Angus Deaton admirably captures the complex subject of purchasing power exchange rates, and the importance of the new calculations for 2017 (“Why the world’s richest countries are not all rich”, Opinion, 6 October).
But purchasing power parity estimates should be used with much more caution than they are, for at least two reasons. First, Professor Deaton says that “comparable international accounts are needed for essential measures, including cross-country comparisons of gross domestic product, living standards, and global measures of poverty and inequality.” Yes, PPP exchange rates are relevant for comparing living standards and poverty between countries. But to understand the distribution of power in the interstate system – a question that interests political scientists and sociologists more than economists – we need to compare incomes to market exchange rates, which allows us to measure the relative capacity of residents to ” a country to buy goods and services from another country (renting offices in Washington DC, hiring lawyers to handle commercial disputes, for example).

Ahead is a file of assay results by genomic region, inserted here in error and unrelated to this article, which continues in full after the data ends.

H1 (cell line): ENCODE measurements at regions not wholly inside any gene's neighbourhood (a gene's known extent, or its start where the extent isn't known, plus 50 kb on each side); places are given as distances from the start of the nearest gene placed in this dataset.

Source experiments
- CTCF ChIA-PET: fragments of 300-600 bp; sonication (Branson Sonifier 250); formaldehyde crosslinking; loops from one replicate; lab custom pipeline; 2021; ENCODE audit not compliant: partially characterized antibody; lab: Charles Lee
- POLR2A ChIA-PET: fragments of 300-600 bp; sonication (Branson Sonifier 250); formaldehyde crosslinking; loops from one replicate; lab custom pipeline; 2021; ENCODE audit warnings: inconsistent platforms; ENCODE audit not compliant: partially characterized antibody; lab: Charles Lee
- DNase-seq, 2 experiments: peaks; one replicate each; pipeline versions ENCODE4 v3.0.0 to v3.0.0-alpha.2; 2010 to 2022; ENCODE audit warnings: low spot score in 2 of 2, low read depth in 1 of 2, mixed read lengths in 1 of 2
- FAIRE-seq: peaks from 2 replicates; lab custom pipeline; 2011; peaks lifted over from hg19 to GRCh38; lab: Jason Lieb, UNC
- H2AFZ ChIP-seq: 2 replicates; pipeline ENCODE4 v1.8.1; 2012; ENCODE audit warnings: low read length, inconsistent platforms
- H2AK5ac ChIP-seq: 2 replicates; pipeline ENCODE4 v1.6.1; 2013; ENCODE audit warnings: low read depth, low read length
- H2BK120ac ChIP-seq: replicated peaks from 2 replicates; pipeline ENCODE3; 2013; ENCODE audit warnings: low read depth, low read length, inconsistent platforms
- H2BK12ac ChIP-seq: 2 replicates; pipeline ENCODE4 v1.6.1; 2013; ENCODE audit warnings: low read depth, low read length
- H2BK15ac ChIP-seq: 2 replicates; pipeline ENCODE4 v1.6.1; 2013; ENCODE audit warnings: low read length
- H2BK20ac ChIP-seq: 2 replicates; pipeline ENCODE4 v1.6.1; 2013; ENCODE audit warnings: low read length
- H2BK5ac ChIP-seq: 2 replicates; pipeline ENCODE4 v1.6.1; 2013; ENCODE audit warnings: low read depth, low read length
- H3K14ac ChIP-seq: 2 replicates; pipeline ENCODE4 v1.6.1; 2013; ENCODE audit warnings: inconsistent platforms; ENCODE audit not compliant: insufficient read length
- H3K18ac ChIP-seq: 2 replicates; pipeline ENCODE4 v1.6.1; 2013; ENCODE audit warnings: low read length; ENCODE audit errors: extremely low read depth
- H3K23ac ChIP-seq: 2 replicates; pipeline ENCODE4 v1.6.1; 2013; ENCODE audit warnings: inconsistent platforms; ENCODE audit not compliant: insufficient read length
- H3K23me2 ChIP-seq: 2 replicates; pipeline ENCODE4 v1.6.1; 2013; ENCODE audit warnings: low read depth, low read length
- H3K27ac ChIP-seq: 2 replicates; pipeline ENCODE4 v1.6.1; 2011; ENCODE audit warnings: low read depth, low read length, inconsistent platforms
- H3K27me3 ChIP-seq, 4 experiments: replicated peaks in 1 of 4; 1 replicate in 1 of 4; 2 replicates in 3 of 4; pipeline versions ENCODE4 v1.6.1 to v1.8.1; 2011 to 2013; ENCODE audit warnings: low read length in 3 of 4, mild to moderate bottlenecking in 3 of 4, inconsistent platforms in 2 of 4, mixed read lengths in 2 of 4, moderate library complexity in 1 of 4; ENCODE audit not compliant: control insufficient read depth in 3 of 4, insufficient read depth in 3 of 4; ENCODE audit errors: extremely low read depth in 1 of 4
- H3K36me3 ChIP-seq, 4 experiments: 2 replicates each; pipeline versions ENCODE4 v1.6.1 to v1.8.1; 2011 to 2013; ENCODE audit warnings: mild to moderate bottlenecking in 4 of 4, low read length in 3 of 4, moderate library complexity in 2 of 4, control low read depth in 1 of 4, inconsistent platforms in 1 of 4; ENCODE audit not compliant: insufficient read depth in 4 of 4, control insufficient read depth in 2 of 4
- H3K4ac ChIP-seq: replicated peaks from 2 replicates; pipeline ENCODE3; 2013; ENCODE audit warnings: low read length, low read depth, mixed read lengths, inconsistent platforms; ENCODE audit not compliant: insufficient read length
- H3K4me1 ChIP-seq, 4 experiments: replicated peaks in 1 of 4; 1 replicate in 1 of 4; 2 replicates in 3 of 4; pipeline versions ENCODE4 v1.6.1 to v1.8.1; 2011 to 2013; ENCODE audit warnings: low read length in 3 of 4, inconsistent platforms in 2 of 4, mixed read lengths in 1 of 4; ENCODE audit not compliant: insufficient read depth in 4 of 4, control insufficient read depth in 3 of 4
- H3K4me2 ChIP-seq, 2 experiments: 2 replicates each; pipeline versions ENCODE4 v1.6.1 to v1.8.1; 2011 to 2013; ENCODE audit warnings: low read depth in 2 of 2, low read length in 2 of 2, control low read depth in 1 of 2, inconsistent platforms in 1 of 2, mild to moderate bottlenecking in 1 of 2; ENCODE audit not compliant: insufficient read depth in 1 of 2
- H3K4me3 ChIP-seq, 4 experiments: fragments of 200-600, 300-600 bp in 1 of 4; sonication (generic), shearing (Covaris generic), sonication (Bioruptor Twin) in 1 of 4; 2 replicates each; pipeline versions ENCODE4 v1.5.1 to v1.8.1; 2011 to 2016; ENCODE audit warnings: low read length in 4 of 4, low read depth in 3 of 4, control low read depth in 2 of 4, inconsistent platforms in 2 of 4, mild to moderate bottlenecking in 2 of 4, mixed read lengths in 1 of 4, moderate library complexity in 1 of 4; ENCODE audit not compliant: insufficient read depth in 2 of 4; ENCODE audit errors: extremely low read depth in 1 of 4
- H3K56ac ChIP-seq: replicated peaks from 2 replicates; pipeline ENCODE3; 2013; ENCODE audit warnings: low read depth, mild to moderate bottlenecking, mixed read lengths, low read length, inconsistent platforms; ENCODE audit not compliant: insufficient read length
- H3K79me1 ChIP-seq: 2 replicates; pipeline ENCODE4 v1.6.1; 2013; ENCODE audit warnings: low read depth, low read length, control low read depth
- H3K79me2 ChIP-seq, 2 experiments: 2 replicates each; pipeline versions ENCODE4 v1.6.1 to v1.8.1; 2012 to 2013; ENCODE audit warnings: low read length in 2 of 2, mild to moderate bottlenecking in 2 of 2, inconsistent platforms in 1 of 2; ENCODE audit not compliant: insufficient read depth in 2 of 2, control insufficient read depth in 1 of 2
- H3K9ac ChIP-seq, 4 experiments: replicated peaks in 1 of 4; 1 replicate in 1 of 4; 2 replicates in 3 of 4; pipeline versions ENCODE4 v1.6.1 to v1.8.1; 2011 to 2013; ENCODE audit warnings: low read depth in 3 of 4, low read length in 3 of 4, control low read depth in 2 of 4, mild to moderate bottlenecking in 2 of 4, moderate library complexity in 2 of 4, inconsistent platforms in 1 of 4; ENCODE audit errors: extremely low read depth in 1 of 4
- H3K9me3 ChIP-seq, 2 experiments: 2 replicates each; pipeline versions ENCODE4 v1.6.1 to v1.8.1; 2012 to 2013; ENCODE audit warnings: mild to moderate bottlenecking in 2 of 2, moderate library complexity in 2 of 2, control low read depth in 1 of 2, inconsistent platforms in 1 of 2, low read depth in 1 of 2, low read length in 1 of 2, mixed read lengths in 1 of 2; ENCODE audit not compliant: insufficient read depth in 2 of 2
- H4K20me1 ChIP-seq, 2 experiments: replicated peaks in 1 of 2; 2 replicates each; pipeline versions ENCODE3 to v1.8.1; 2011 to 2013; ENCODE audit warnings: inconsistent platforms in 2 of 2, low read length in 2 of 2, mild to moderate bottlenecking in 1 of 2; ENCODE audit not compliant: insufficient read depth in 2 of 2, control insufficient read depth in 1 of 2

Second, PPP estimates are vulnerable to manipulation, unlike market exchange rate comparisons. The elaborate price surveys aim to select items that balance the trade-off between internationally comparable items (eg a Brooks Brothers shirt) and items representative of what most people actually buy (a workman’s shirt).
Governments that wish to make their country appear richer or poorer can informally ask investigators to tip the scales one way or the other. Anyone who thinks governments have no interest in doing so has ignored it.
The bottom line: We need to treat PPP income estimates with a lot of caution, and we need to recognize that they are potentially more useful for comparing standards of living than for comparing relative power.
Robert h wade
Professor of Global Political Economy,
London School of Economics,
London WC2, United Kingdom